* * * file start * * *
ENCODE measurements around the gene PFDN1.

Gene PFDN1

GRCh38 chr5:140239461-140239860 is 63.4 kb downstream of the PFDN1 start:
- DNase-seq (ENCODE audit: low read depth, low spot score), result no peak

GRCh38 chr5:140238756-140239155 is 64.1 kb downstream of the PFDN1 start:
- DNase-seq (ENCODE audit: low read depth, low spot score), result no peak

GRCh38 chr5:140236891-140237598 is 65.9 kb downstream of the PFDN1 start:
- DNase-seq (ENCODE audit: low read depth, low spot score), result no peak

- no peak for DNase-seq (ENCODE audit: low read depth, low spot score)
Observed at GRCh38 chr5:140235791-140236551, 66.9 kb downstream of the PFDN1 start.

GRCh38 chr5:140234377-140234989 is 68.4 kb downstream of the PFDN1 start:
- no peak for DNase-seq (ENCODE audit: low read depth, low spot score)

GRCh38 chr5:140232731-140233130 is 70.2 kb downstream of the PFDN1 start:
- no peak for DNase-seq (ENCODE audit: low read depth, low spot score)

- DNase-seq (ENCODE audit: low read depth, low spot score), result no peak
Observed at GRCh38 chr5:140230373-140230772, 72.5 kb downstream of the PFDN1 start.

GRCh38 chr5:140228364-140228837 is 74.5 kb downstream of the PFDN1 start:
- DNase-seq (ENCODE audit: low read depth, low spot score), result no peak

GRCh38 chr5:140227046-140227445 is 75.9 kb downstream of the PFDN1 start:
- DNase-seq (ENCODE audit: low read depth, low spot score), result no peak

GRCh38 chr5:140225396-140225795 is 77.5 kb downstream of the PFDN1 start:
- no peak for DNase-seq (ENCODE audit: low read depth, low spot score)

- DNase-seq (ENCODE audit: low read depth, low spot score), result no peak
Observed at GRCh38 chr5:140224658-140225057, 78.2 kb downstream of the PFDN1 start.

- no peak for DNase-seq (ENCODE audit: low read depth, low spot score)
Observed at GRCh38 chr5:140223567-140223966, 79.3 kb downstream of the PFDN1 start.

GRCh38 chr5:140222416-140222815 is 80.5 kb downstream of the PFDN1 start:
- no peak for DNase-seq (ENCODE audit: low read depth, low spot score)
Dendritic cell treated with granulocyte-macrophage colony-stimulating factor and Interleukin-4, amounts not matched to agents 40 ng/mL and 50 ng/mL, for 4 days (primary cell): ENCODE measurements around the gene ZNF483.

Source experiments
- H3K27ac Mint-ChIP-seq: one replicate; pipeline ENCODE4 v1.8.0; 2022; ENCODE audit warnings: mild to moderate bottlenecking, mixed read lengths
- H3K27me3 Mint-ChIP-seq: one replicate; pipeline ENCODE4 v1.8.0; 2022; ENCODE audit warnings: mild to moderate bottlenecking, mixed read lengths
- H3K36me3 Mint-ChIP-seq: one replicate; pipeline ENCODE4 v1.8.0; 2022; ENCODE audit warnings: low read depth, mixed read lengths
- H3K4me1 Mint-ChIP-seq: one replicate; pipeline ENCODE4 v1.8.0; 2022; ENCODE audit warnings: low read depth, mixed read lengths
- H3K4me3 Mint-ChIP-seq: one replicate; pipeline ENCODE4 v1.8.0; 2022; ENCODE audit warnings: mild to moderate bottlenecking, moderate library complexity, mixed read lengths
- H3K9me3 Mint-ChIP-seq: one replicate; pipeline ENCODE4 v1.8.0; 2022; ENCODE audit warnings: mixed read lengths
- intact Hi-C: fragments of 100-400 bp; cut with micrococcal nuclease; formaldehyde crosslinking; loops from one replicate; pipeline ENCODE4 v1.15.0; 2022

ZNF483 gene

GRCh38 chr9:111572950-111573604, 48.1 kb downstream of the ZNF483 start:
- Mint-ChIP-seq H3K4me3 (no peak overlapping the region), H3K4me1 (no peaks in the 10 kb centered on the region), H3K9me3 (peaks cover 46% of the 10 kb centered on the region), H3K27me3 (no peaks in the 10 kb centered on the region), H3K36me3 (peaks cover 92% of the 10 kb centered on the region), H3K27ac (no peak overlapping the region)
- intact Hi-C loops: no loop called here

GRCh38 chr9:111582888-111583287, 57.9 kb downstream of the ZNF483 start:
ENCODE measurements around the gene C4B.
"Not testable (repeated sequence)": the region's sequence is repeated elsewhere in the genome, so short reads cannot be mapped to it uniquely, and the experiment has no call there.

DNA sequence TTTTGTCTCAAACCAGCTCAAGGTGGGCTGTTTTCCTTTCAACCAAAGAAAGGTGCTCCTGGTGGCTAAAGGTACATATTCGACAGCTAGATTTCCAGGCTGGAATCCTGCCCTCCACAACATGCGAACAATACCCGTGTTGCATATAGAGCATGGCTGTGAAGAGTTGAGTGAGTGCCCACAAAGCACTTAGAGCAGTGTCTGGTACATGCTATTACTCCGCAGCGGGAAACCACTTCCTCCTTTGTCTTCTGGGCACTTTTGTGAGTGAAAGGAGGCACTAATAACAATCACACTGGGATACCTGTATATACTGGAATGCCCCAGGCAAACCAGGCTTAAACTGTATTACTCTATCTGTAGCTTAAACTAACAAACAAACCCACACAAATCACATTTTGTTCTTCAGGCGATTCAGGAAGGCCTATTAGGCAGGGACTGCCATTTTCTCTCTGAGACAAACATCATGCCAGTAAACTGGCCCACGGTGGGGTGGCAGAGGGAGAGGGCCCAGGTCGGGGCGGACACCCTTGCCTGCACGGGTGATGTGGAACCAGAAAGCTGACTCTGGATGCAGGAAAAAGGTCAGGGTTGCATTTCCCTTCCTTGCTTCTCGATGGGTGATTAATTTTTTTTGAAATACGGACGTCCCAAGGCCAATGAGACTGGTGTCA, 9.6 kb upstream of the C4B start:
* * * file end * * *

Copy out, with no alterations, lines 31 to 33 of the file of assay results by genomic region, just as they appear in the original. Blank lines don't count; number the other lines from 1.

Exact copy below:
- H3K27ac Mint-ChIP-seq: one replicate; pipeline ENCODE4 v1.8.0; 2022; ENCODE audit warnings: mild to moderate bottlenecking, mixed read lengths
- H3K27me3 Mint-ChIP-seq: one replicate; pipeline ENCODE4 v1.8.0; 2022; ENCODE audit warnings: mild to moderate bottlenecking, mixed read lengths
- H3K36me3 Mint-ChIP-seq: one replicate; pipeline ENCODE4 v1.8.0; 2022; ENCODE audit warnings: low read depth, mixed read lengths